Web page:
By Tom Hart
Working in the technology sector for the better part of my adult life, sitting in front of a computer all day, reveals a sharp contrast to my early life growing up playing in the woods. This early experience instilled in me a sense of wonder regarding nature, and especially forests and their inhabitants both floral and faunal. It was a magical childhood in many ways.
Though I was sick often during the winter months (Ohio winters are long and brutal), I made up for it from spring through fall by spending loads of time outdoors – the better part of that among trees and looking at rocks in the creek and tadpoles and frogs in a small swamp. In the summer we chased fireflies and watched meteor showers at night. There were sometimes strange lights in the sky at night – which we attributed to UFOs (containing little green aliens of course). In the fourth grade, when I was 9, I joined the 4H club and learned about environmental issues. I decided then that I wanted to be a Conservationist. I had a deep interest in science and nature in general, but the art and beauty of all living things intrigued me.
It wasn’t until the age of twelve when my father died (a huge wake-up call for me) and we ended up moving into town, that I noticed a change in my overall mood. Not only was I grieving, and entering adolescence, but I had lost one other thing that had been a big part of my life – time in the woods. Sure, I still went out to our prior home’s nearby forest in the spring with my brother to hunt for mushrooms, and those were great times. Still, it wasn’t the same as having daily or at least weekend access to the woods, where I could get away from the humanized world and be among the ordered chaos that is nature. I felt melancholy often, and read many Science Fiction and Fantasy novels to help alleviate that mood through escapism. However, there is no escapism like hiking in the woods, because it forces you into the present moment, lest you trip over a rock and fall flat on your face.
After high school I had a chance to go to college for free due to my father’s death at work, however, I didn’t accept the opportunity, as I had no idea what I wanted to study, having lost the passion for the outdoors due to disruptive life events and general adolescent confusion. I was more concerned about my immediate personal needs than lofty ideals. Climate change wasn’t yet front page news. This was during a time of high unemployment in the United States and I couldn’t find work where I lived, so I moved out west where one of my sisters was living, and eventually got involved with Silicon Valley and the tech boom that was in full swing. I still enjoyed the occasional hike and spent lots of time at the beach as well, something we didn’t have in the Midwest. More and more of my time was spent commuting and working than ever before as my career and income advanced. I also got married, bought a house, had children, and basically fulfilled the American Dream. But something was always nagging at me – something was missing in my life.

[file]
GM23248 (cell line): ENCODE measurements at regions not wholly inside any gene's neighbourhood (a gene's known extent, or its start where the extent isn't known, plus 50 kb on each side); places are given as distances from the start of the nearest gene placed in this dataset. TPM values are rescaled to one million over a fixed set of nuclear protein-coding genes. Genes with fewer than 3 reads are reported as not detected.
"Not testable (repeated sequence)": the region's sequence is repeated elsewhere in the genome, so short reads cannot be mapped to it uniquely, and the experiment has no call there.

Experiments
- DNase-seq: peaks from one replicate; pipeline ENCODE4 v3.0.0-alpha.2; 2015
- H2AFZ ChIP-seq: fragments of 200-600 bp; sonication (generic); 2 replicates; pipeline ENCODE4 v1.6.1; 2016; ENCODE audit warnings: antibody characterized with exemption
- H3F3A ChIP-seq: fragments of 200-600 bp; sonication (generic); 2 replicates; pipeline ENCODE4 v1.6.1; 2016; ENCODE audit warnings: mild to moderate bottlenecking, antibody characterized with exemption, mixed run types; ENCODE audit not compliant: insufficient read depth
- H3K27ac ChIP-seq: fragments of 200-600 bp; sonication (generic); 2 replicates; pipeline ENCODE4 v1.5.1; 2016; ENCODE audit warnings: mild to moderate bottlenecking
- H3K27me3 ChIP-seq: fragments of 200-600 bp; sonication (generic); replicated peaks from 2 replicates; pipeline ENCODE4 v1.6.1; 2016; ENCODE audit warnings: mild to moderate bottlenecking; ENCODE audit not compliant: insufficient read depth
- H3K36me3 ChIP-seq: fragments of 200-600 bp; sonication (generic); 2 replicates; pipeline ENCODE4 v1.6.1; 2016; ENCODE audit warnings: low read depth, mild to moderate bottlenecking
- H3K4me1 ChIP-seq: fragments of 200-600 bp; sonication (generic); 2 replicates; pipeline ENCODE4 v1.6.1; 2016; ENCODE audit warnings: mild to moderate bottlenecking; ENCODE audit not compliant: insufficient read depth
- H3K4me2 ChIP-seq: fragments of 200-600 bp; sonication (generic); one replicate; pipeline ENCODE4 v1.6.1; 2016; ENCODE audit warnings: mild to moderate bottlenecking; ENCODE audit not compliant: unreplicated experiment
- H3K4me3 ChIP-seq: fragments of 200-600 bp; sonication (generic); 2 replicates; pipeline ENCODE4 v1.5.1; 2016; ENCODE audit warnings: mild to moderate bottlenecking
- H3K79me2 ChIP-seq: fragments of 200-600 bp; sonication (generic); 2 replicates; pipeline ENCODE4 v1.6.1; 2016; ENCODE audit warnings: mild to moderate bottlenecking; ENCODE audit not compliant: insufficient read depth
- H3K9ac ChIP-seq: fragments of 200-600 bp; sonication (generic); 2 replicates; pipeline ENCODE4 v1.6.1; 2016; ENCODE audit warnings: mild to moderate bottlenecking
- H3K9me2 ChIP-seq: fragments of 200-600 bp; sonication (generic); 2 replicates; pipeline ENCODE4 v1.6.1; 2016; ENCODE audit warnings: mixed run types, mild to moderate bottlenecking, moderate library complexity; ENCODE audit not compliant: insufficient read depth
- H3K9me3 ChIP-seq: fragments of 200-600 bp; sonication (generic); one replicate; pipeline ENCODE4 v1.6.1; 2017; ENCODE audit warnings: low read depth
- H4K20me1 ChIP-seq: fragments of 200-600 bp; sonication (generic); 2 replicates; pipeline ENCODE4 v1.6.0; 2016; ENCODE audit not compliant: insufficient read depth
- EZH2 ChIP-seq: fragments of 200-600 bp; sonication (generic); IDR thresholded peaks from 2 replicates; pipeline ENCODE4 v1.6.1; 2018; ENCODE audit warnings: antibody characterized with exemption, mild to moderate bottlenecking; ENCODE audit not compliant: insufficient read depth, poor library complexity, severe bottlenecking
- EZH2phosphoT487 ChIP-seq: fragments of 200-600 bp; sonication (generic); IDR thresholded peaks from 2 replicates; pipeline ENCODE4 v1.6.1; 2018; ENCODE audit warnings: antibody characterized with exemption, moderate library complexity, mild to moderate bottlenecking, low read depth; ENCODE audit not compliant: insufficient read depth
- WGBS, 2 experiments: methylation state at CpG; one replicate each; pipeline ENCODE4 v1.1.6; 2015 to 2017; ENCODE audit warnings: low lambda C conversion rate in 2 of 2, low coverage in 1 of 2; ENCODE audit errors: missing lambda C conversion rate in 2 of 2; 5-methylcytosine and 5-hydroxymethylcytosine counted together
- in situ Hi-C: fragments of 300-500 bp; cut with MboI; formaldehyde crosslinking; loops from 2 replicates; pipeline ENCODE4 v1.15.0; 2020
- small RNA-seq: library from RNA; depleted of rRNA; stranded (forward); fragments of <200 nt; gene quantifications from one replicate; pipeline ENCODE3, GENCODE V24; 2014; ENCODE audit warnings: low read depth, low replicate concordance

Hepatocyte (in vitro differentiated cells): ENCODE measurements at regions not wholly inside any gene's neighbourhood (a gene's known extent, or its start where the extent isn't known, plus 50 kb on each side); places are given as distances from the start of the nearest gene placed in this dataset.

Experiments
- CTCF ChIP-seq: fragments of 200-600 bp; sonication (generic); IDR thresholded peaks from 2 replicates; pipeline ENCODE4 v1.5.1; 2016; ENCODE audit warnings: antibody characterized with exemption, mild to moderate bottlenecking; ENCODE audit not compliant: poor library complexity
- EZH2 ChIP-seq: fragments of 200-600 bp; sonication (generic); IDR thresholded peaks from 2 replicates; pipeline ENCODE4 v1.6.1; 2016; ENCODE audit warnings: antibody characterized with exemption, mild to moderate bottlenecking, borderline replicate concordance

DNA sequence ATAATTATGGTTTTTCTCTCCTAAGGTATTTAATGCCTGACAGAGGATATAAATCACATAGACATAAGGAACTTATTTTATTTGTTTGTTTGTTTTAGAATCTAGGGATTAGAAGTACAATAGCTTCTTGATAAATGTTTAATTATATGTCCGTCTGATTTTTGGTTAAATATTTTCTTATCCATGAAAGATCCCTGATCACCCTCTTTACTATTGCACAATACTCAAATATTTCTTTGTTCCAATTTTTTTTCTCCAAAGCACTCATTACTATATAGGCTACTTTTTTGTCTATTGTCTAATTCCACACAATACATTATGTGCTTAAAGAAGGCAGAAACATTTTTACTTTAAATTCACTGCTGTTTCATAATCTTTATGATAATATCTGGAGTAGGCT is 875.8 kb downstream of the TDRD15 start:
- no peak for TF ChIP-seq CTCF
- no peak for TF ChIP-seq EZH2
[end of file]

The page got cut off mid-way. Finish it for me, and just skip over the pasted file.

If you walk down the hallway at your office, you may not notice anything different from day to day. Nature is unpredictable; no two hikes down the same trail are ever the same. The breeze is always changing, plants move and grow, leaves are scattered about, fallen trees are left to rot, the sounds of insects and birds ebb and flow, flowers bloom, animals leave signs of their passing, and mushrooms pop up seasonally, or whenever the conditions are right. The forest is a dynamo of natural processes that are fascinating to observe, and to study and learn about. This is something that I’ve come to cherish as I’ve grown older and have come full circle back to my “roots” in the woods.
I was laid off recently from my latest high-tech job and decided to go back to school and update my computer programming skills, I also began spending time at a sister’s ranch in the foothills of the Sierra Nevada mountain range, where I fulfilled a dream of gold prospecting and general rock hounding in the wildlands. As I was taking programming classes and pursuing a Computer Science degree at my local college I signed up for a Geology class to fulfill a degree requirement and through that class I was reawakened to that childhood fascination of the natural world, especially rocks, and being outdoors in general, along with conservation, which it turns out has always been something I’ve cared about, but hadn’t thought of devoting myself to more deeply. Through the field trips required by the class and the professor’s enthusiastic lectures and humorous personal anecdotes my love of forests and everything natural came back to the forefront in my life. I changed my college major to Natural Science and am near to completing that degree, while continuing to learn computer programming — creating web sites and mobile apps. I began dabbling in Natural Resource Management, GIS, and using SQL to manage big data. I am also well on my way to becoming a State of California Certified Naturalist.
I have enjoyed many field trips and hikes since that time and have gotten two part-time jobs working in the woods, one for collecting data for post-wildfire tree regrowth studies and another for clearing fire fuel from private roads to make escape easier during future wildfires. My plan is to continue working in the technology sector, but to meld natural science and computer science in ways that will promote environmental protection. I want my children and their children to have the chance to experience the natural world and to value it over the humanized world we are creating through urban expansion and the destruction of the wildlands I grew up in and grew to love.